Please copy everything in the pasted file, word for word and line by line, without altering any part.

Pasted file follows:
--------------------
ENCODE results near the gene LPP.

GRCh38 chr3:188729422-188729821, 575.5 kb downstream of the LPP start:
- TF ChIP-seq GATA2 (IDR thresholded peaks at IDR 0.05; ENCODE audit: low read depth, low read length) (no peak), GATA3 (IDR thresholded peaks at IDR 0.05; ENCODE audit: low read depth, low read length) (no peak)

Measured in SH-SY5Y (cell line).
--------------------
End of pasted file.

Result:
ENCODE results near the gene LPP.

GRCh38 chr3:188729422-188729821, 575.5 kb downstream of the LPP start:
- TF ChIP-seq GATA2 (IDR thresholded peaks at IDR 0.05; ENCODE audit: low read depth, low read length) (no peak), GATA3 (IDR thresholded peaks at IDR 0.05; ENCODE audit: low read depth, low read length) (no peak)

Measured in SH-SY5Y (cell line).